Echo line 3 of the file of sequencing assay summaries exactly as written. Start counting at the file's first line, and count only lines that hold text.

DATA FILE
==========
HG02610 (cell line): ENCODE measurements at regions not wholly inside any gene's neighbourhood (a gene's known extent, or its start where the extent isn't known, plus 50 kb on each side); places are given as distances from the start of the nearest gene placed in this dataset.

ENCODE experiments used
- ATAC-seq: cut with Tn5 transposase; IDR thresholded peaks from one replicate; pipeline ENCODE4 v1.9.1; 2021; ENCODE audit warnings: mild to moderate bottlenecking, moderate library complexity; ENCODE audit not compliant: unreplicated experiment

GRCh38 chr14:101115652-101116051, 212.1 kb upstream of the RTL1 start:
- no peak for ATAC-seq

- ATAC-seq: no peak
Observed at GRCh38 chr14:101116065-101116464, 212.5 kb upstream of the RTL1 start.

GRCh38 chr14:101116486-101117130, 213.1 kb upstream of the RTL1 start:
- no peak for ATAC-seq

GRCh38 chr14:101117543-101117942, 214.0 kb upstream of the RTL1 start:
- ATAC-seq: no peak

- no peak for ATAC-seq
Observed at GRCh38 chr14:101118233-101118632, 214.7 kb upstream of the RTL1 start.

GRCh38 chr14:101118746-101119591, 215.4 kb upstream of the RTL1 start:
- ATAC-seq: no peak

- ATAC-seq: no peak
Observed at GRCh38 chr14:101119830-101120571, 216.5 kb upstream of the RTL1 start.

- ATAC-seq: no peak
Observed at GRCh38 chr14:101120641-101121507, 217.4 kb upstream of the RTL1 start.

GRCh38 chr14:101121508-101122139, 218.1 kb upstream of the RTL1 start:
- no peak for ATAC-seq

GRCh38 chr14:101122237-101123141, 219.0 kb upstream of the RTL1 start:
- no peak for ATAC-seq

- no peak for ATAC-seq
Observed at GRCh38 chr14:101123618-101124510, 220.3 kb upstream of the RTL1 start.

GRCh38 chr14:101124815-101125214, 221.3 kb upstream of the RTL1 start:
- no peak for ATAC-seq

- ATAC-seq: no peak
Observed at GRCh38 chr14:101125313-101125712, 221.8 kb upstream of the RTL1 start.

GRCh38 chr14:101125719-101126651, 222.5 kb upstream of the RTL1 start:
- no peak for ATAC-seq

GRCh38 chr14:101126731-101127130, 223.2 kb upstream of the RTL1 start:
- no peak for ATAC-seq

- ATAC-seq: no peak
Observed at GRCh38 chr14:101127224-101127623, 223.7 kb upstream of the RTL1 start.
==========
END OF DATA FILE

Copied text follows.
- ATAC-seq: cut with Tn5 transposase; IDR thresholded peaks from one replicate; pipeline ENCODE4 v1.9.1; 2021; ENCODE audit warnings: mild to moderate bottlenecking, moderate library complexity; ENCODE audit not compliant: unreplicated experiment